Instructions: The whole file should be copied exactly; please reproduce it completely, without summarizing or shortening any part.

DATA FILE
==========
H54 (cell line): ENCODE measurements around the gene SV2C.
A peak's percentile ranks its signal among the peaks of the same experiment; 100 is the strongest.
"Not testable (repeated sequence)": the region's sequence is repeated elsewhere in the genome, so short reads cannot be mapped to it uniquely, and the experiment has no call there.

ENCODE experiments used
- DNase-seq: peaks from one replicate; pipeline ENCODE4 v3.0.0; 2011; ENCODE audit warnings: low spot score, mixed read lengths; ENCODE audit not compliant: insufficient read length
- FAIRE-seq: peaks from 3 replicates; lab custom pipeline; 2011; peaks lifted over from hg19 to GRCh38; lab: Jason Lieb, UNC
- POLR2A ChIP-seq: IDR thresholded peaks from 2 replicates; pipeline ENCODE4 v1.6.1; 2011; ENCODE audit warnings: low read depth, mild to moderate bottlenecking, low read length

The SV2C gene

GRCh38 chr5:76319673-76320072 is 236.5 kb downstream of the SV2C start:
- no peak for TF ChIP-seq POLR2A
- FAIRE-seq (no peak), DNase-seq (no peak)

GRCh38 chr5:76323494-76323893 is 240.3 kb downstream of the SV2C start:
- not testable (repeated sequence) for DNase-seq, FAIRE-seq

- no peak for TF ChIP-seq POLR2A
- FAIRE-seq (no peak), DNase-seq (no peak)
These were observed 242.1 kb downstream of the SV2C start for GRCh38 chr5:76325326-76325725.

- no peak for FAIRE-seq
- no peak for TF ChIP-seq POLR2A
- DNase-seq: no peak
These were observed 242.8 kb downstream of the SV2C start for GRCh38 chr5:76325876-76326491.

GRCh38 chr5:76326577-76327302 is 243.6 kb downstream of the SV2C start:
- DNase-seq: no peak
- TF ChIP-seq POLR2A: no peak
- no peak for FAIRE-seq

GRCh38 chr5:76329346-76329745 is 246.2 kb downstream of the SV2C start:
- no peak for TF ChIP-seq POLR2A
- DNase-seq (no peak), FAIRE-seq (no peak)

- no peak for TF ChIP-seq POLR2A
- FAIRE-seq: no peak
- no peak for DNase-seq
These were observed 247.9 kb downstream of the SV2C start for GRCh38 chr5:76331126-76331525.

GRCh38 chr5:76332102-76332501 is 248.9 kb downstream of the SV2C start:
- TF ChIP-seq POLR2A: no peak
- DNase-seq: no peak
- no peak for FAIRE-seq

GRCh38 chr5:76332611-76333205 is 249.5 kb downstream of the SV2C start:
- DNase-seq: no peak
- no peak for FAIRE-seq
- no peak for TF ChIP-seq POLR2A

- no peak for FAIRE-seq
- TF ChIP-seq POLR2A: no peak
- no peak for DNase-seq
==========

H54 (cell line): ENCODE measurements around the gene SV2C.
A peak's percentile ranks its signal among the peaks of the same experiment; 100 is the strongest.
"Not testable (repeated sequence)": the region's sequence is repeated elsewhere in the genome, so short reads cannot be mapped to it uniquely, and the experiment has no call there.

ENCODE experiments used
- DNase-seq: peaks from one replicate; pipeline ENCODE4 v3.0.0; 2011; ENCODE audit warnings: low spot score, mixed read lengths; ENCODE audit not compliant: insufficient read length
- FAIRE-seq: peaks from 3 replicates; lab custom pipeline; 2011; peaks lifted over from hg19 to GRCh38; lab: Jason Lieb, UNC
- POLR2A ChIP-seq: IDR thresholded peaks from 2 replicates; pipeline ENCODE4 v1.6.1; 2011; ENCODE audit warnings: low read depth, mild to moderate bottlenecking, low read length

The SV2C gene

GRCh38 chr5:76319673-76320072 is 236.5 kb downstream of the SV2C start:
- no peak for TF ChIP-seq POLR2A
- FAIRE-seq (no peak), DNase-seq (no peak)

GRCh38 chr5:76323494-76323893 is 240.3 kb downstream of the SV2C start:
- not testable (repeated sequence) for DNase-seq, FAIRE-seq

- no peak for TF ChIP-seq POLR2A
- FAIRE-seq (no peak), DNase-seq (no peak)
These were observed 242.1 kb downstream of the SV2C start for GRCh38 chr5:76325326-76325725.

- no peak for FAIRE-seq
- no peak for TF ChIP-seq POLR2A
- DNase-seq: no peak
These were observed 242.8 kb downstream of the SV2C start for GRCh38 chr5:76325876-76326491.

GRCh38 chr5:76326577-76327302 is 243.6 kb downstream of the SV2C start:
- DNase-seq: no peak
- TF ChIP-seq POLR2A: no peak
- no peak for FAIRE-seq

GRCh38 chr5:76329346-76329745 is 246.2 kb downstream of the SV2C start:
- no peak for TF ChIP-seq POLR2A
- DNase-seq (no peak), FAIRE-seq (no peak)

- no peak for TF ChIP-seq POLR2A
- FAIRE-seq: no peak
- no peak for DNase-seq
These were observed 247.9 kb downstream of the SV2C start for GRCh38 chr5:76331126-76331525.

GRCh38 chr5:76332102-76332501 is 248.9 kb downstream of the SV2C start:
- TF ChIP-seq POLR2A: no peak
- DNase-seq: no peak
- no peak for FAIRE-seq

GRCh38 chr5:76332611-76333205 is 249.5 kb downstream of the SV2C start:
- DNase-seq: no peak
- no peak for FAIRE-seq
- no peak for TF ChIP-seq POLR2A

- no peak for FAIRE-seq
- TF ChIP-seq POLR2A: no peak
- no peak for DNase-seq